2. Jarata bhikkhave jaritham phahuchanhitaya phahuchansukhaya lokanukampaya attaya hitaya sukha tevamanussanam - to wander from place to place teaching for the well-being and happiness of gods and men;
3. Sangham saranam gaccami - to serve as a refuge in times of suffering.
Having identified their community role, monks considered how they could apply it in managing the HIV/AIDS crisis.
After some thought, they concluded that AIDS is not merely a health issue concerning the person infected with HIV, but also a serious socio-economic issue with potential devastating impacts on future development. They also concluded that all problems related to the AIDS crisis are rooted in ignorance. If those problems are to be solved or avoided, then that ignorance has to be uprooted.
By learning about HIV/AIDS and all the related problems, the monk would be fulfilling his first responsibility to the community. By taking that knowledge and disseminating it for the benefit of the community, he would be fulfilling his second responsibility. He would then be a good refuge for the community during its time of suffering from AIDS, thus fulfilling his third responsibility.
Using this Buddhist approach the Sangha Metta Project, based in Chiang Mai, Thailand was established to promote and support the work of Buddhist monks and nuns in HIV/AIDS prevention and care. Through the Sangha Metta Project, thousands of Buddhist monks and nuns all throughout Southeast Asia have been educated and trained in HIV/AIDS prevention and care and are now working in their communities to alleviate the suffering brought about by the HIV/AIDS crisis. Many others are following their example.
Using their temple as a base and the community as their target group, they work together to raise community awareness and develop the community's potential in managing the HIV/AIDS crisis and its impacts on the community.
To prevent the spread of AIDS in their community, particularly amongst the young, monks and nuns conduct HIV/AIDS awareness raising camps. During these camps, which are generally held in the temple, they educate young people and the community on all aspects of HIV/AIDS and the socio-economic impacts. Using the life skills development and participatory learning approach, they equip the young with the skills they need to protect themselves from the dangers that come with modernization and consumerism, from temptation and from being lured into risk behavior. The monks and nuns do not work alone, but collaborate with other community leaders, the local health station and schools. In this way, activities conducted by monks and nuns become a community affair with all sectors of the community becoming involved.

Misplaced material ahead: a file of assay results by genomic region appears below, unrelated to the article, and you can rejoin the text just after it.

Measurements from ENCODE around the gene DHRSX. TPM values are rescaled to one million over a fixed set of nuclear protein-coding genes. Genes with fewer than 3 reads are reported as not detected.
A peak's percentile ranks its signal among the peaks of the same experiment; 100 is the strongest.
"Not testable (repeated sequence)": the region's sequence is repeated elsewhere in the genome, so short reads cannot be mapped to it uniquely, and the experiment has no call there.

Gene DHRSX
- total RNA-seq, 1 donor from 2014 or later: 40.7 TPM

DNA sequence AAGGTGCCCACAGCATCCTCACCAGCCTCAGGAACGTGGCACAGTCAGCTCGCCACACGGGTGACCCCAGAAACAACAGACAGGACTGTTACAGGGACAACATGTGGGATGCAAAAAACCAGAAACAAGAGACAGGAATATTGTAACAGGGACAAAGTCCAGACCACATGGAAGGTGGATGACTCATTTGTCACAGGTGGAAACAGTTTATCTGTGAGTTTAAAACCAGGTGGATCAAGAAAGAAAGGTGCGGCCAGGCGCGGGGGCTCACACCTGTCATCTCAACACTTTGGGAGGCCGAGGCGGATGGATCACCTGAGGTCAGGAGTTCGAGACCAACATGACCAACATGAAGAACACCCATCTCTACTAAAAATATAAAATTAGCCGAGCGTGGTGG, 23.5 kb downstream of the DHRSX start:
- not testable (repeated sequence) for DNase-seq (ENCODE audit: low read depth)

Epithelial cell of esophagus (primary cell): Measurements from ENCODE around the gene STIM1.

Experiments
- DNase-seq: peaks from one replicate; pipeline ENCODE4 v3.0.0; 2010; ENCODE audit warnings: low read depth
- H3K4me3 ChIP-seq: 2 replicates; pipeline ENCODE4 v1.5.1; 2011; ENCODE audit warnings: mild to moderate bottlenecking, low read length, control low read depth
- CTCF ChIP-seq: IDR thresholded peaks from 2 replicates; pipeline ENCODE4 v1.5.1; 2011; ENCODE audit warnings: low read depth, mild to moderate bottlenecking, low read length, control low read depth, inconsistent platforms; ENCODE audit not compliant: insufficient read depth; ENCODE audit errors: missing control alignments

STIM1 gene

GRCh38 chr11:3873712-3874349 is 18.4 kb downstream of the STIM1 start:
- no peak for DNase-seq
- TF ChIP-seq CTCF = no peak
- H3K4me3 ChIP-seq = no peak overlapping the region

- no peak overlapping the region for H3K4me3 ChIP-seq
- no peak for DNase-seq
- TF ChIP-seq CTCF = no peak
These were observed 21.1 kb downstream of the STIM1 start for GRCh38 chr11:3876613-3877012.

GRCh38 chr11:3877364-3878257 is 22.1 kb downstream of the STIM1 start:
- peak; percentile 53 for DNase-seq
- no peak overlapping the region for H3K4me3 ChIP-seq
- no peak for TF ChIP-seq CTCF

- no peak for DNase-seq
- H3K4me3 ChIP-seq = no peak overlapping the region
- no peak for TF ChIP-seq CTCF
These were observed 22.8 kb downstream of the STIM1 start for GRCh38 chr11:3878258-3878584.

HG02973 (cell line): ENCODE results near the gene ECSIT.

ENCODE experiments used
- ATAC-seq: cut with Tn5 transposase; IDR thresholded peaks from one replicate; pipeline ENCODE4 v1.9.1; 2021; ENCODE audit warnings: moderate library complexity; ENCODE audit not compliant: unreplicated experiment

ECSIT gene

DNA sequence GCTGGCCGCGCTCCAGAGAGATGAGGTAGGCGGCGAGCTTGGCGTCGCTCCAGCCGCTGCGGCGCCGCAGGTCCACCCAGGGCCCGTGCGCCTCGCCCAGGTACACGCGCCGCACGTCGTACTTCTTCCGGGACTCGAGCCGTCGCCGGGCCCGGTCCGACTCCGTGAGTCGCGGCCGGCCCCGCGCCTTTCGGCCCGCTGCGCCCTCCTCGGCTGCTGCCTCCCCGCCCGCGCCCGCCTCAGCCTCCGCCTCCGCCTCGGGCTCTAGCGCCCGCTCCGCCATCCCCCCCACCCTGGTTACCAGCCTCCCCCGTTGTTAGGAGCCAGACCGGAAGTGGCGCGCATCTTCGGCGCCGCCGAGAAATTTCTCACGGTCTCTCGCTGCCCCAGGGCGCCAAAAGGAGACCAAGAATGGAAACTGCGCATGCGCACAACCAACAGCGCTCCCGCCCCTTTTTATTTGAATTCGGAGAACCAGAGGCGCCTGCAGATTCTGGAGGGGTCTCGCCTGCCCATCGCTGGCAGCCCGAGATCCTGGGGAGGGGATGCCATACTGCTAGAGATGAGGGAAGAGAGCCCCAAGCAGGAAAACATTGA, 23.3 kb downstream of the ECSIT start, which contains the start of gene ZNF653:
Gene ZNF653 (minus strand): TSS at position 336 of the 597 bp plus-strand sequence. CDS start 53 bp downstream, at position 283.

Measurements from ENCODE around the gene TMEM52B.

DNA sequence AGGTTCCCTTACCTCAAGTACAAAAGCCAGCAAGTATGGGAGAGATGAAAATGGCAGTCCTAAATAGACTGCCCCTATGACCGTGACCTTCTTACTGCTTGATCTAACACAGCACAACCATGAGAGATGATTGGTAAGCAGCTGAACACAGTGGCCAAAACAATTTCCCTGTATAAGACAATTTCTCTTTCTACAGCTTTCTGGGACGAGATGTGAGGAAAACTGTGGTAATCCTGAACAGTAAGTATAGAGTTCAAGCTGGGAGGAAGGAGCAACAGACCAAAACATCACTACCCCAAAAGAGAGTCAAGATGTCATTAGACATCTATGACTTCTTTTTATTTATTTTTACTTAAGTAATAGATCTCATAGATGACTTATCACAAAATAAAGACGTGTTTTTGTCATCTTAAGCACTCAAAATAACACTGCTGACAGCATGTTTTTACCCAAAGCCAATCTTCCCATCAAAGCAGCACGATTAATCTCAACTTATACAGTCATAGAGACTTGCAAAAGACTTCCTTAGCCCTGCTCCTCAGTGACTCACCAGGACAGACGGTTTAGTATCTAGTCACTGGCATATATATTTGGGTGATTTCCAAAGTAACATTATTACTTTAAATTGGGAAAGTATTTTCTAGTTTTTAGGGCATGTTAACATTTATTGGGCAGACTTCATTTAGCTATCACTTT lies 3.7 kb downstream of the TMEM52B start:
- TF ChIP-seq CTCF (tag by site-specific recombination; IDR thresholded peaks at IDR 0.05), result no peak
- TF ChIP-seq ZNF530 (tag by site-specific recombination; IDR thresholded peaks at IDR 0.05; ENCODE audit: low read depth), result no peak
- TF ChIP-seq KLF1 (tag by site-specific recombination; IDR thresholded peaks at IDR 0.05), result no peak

As more and more infected people progress from stage one to stages two and three, become symptomatic and ill, the need for care becomes greater.
Monks and nuns assist by providing both physical and emotional support. Many have studied how to use traditional medicines to treat opportunistic diseases, which they do through their temples, while at the same time providing dharma based counseling and training in meditation.
The impact that AIDS is having on children is also increasing. With their parents unable to work and earn an income, children find themselves having to drop out of school with the burden of either caring for their sick parents and siblings, or having to find employment to supplement the family's income. Because they are uneducated and unqualified, the work they can do is limited providing insufficient income to meet the family's needs. Stressed by the load that they are forced to carry at such a young age, these children become easy targets of drug traffickers and pimps.